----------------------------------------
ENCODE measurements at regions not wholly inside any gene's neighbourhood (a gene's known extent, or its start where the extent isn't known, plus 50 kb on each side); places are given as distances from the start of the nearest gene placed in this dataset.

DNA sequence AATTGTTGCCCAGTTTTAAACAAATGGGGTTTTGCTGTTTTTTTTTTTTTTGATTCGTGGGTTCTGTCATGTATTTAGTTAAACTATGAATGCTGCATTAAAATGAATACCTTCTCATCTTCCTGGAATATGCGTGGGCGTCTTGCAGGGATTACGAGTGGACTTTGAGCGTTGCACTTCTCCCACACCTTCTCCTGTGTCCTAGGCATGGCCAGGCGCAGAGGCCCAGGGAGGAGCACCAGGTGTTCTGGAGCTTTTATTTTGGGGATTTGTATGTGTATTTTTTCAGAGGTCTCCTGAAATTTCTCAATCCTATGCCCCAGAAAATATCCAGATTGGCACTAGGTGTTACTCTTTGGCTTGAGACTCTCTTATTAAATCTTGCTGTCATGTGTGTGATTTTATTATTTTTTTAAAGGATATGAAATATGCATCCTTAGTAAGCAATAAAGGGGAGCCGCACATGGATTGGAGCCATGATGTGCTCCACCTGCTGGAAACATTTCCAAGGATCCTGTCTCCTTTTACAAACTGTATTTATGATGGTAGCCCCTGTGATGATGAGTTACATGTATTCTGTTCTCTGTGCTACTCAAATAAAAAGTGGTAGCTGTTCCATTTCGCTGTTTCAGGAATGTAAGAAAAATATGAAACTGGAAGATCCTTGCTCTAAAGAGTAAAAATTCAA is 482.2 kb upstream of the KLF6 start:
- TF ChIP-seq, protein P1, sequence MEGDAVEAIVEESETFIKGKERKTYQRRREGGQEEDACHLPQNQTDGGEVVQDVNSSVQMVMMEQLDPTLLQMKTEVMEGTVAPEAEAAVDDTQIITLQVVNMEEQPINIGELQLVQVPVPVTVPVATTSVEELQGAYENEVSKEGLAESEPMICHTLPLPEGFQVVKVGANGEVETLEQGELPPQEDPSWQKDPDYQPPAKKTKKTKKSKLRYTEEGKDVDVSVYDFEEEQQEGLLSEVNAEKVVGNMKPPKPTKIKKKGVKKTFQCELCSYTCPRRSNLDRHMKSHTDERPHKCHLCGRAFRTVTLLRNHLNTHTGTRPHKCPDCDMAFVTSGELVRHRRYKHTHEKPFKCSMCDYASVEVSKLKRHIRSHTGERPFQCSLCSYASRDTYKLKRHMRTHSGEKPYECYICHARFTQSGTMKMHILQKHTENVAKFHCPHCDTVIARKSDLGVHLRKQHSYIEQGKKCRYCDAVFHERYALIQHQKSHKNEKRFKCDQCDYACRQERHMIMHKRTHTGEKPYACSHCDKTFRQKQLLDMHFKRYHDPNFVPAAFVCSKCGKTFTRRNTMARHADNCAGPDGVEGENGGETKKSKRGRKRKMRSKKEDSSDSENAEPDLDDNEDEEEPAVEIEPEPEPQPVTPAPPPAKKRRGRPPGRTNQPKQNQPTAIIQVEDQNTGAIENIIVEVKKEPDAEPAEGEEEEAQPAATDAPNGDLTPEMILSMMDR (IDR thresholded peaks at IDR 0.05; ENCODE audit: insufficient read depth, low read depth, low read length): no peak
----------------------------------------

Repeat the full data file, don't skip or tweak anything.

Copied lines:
ENCODE measurements at regions not wholly inside any gene's neighbourhood (a gene's known extent, or its start where the extent isn't known, plus 50 kb on each side); places are given as distances from the start of the nearest gene placed in this dataset.

DNA sequence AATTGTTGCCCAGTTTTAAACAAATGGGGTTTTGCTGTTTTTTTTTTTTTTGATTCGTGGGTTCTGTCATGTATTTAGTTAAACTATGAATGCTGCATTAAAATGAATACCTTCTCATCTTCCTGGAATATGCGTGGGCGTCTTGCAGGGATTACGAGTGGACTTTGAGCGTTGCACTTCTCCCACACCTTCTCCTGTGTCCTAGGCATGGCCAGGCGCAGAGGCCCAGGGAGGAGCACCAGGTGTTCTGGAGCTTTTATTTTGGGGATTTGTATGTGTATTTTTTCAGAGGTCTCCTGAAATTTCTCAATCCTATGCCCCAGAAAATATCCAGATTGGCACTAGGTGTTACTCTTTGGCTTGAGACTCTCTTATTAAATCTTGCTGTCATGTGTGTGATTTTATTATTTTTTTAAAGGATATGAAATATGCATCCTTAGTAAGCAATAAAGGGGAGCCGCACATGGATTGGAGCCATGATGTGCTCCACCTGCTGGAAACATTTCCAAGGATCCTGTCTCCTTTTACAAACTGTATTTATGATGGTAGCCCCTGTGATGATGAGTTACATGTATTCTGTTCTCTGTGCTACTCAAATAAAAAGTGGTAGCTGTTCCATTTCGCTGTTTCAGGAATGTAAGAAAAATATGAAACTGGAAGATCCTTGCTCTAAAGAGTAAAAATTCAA is 482.2 kb upstream of the KLF6 start:
- TF ChIP-seq, protein P1, sequence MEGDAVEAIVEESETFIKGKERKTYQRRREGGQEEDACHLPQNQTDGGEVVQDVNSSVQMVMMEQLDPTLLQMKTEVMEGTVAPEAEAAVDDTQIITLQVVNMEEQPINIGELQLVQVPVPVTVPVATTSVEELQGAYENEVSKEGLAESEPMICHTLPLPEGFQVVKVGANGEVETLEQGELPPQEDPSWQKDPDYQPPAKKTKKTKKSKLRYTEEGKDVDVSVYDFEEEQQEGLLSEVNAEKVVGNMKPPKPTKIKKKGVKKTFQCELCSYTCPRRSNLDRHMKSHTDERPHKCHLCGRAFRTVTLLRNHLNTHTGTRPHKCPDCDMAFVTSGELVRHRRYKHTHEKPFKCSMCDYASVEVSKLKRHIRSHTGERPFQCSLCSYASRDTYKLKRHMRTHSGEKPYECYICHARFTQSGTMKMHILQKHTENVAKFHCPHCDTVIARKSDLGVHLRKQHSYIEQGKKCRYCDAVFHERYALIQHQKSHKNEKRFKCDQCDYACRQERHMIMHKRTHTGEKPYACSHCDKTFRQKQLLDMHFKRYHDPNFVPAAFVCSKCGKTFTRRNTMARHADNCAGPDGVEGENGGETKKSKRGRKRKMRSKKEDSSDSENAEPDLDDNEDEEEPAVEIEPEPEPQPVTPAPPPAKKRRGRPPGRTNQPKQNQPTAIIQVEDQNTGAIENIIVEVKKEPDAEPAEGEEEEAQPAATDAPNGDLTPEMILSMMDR (IDR thresholded peaks at IDR 0.05; ENCODE audit: insufficient read depth, low read depth, low read length): no peak